If I am selling a house, Could you pls tell me that who could say these qestions? Seller or buyer or both(as in anyone)

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    Sellers offer their house for sale and set an asking price. Interested buyers say they have a different number in mind, usually lower. So, sellers ask them either "How much are you offering?" or "What is your offer?" Same question as for that rug in the bazaar. Commented Mar 22 at 4:17
  • @Yosef Baskin. "Do not you think, buyer can also say, 'What is your offer on TV'? ?" ( As buyer is looking for any discount or buy one get one free offer) Commented Mar 22 at 4:40
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    But 'special offers' are normally on goods in shops, not on individual deals like house sales. Commented Mar 22 at 10:11
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    offers are always from sellers, not buyers. It's quite simple really.
    – Lambie
    Commented Mar 26 at 20:25

1 Answer 1


What is your offer?

This sentence can be said to anyone who is offering a deal or contract. In terms of buying/selling a house, this would almost always be the buyer, not the seller. (So the seller would say this to the buyer.) That's because culturally, in most English speaking countries, the buyer is the one who makes the offer on a house.

In other sale situations, this could be said by either the buyer or the seller - to whoever is proposing a price or deal.

How much are you offering?

This is similar to the other sentence but different because the word "much" means amount, so the answer has to be an amount of money or something else that can have an amount.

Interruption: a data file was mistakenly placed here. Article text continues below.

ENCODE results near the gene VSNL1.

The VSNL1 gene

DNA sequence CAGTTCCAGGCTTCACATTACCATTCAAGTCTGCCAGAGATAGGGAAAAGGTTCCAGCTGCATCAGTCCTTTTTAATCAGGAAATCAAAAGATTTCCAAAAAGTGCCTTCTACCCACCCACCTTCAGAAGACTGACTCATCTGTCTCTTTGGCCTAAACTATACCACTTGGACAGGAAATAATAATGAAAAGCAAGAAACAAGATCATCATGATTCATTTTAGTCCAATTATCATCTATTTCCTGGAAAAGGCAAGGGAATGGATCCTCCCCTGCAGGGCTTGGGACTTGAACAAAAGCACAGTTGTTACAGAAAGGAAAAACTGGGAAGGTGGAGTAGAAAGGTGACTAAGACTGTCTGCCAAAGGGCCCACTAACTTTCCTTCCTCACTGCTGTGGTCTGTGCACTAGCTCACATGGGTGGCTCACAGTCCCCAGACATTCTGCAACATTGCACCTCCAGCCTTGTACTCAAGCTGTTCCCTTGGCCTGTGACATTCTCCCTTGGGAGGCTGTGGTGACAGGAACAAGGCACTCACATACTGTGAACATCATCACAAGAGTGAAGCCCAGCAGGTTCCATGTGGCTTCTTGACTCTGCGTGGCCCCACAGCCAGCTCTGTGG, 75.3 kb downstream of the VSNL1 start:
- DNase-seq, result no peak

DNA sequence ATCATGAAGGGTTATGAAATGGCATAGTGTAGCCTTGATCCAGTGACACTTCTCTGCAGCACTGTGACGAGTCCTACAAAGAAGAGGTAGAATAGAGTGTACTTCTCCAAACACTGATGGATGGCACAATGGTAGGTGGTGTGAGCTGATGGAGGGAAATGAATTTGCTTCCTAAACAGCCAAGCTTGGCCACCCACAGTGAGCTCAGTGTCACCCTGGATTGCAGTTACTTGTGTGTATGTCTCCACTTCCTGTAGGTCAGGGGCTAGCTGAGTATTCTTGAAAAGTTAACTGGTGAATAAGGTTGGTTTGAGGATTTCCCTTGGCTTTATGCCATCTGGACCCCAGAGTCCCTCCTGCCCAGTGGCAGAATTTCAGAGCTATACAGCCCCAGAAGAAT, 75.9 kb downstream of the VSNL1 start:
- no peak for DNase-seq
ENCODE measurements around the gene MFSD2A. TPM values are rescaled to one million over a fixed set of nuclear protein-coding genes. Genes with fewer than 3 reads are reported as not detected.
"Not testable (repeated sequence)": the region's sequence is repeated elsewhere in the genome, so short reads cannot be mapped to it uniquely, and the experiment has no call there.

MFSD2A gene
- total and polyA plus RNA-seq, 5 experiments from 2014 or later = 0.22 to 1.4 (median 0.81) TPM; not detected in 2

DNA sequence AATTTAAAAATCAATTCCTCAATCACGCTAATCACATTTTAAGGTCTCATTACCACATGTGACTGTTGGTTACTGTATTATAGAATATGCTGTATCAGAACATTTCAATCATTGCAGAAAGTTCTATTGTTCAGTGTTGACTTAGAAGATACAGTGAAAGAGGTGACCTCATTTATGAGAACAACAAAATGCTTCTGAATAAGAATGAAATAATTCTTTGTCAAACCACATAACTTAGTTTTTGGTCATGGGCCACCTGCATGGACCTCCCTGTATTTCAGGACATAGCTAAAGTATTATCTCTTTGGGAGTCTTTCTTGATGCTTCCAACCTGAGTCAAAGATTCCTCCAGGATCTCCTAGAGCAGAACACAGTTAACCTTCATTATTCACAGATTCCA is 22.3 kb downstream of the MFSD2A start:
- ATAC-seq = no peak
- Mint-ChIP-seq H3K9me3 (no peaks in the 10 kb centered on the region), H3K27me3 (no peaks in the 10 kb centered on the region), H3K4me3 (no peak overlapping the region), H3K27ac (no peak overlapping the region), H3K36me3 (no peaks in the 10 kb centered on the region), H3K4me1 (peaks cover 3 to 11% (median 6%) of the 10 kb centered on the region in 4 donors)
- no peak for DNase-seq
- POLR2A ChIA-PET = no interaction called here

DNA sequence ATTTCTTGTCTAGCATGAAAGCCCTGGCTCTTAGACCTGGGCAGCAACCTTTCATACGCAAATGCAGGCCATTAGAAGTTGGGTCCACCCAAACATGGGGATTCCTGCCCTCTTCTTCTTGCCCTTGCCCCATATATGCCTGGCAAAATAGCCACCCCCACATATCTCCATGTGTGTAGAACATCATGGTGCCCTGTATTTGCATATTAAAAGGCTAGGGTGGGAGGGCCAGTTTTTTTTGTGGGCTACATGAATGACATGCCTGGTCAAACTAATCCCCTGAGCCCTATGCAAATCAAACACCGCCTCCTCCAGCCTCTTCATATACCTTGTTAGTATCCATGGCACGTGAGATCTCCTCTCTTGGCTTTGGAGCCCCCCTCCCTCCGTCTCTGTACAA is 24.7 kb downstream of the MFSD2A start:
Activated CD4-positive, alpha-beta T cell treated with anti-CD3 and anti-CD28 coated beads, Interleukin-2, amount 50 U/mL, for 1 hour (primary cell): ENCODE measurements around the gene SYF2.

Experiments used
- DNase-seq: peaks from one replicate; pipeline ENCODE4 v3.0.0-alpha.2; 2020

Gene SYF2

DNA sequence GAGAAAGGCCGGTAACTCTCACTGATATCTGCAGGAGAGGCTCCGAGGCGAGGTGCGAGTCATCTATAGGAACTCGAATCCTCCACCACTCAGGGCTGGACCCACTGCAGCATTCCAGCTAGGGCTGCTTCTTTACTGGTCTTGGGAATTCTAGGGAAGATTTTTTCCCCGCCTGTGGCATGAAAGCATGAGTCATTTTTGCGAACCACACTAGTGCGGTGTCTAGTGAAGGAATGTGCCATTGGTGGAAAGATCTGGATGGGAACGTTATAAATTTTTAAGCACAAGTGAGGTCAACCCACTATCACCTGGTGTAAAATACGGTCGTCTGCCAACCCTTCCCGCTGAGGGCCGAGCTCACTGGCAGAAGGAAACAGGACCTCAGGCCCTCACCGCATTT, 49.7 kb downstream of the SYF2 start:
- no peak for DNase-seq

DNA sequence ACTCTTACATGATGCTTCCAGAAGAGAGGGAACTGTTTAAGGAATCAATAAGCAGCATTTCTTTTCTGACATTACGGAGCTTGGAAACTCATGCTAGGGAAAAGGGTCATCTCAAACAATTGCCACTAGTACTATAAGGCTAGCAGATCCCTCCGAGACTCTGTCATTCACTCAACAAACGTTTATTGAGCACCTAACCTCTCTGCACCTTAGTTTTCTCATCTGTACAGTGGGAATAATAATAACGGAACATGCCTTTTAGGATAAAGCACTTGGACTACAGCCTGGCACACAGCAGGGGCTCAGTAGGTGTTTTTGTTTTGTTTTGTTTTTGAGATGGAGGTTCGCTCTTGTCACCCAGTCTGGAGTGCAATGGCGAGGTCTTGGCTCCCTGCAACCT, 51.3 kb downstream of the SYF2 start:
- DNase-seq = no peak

In a house-buying situation, this would be almost always said by the seller to the buyer for the same reasons as above.

In other situations, it is less likely that a buyer would say this to a seller because the context would not usually apply.

Other Situations

In situations other than selling/buying a house, these sentences might be said when something is being sold or bought or when a different deal or trade is being offered. Here are some examples of that:

I am in a bazaar or market. I walk up to a shop selling shirts. The conversation might go like this:

Shopkeeper: This shirt would look great on you.
Me: My closet is full! I don't need more shirts. But how much are you asking for it?
Shopkeeper: It's $40, but it would match your eyes.
Me: I do kind of like it, but that's far too much.
Shopkeeper: Well then, how much are you offering?
Me: I could give you $25.

I'm walking home and stop at a corner market to pick up food for dinner. When I walk in, the shopkeeper greets me and wants to tell me about a special deal. The conversation might go like this:

Shopkeeper: Hello, good afternoon! We have a special deal on melons today. Are you interested?
Me: I do love melon! What is the offer?
Shopkeeper: 2 melons for $5.

I am looking for a new job and recently completed interviews for a job that I'm interested in. I get a phone call from the hiring manager.

Manager: Good morning, I'm calling to tell you that we'd love to offer you the job!
Me: That's great news! Thank you very much. Could you tell me more about your offer?
Manager: Based on your experience, we are able to offer you $70,000 / year and a full benefits package.

  • Could you pls also explain your this statement? In other sale situations, this could be said by either the buyer or the seller - to whoever is proposing a price or deal. Commented Mar 22 at 5:01
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    @BilalZafar Absolutely! I added a few more examples to the end. Could you take a look and see if that answered your question? Commented Mar 26 at 19:19
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    @ Friendly Racoon thank you for an indepth analysis with examples. Yes your examples made me understand. I appreciate. Commented Mar 27 at 1:46

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